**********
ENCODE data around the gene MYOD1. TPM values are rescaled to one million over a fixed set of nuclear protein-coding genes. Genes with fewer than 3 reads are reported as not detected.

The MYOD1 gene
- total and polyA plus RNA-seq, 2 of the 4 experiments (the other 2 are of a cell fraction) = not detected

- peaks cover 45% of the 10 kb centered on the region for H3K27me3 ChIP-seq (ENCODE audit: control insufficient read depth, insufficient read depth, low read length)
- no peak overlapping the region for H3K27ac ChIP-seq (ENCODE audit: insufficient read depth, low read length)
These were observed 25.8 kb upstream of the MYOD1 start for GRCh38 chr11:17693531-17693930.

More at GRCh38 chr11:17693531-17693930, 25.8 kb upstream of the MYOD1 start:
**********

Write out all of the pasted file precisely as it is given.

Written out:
ENCODE data around the gene MYOD1. TPM values are rescaled to one million over a fixed set of nuclear protein-coding genes. Genes with fewer than 3 reads are reported as not detected.

The MYOD1 gene
- total and polyA plus RNA-seq, 2 of the 4 experiments (the other 2 are of a cell fraction) = not detected

- peaks cover 45% of the 10 kb centered on the region for H3K27me3 ChIP-seq (ENCODE audit: control insufficient read depth, insufficient read depth, low read length)
- no peak overlapping the region for H3K27ac ChIP-seq (ENCODE audit: insufficient read depth, low read length)
These were observed 25.8 kb upstream of the MYOD1 start for GRCh38 chr11:17693531-17693930.

More at GRCh38 chr11:17693531-17693930, 25.8 kb upstream of the MYOD1 start: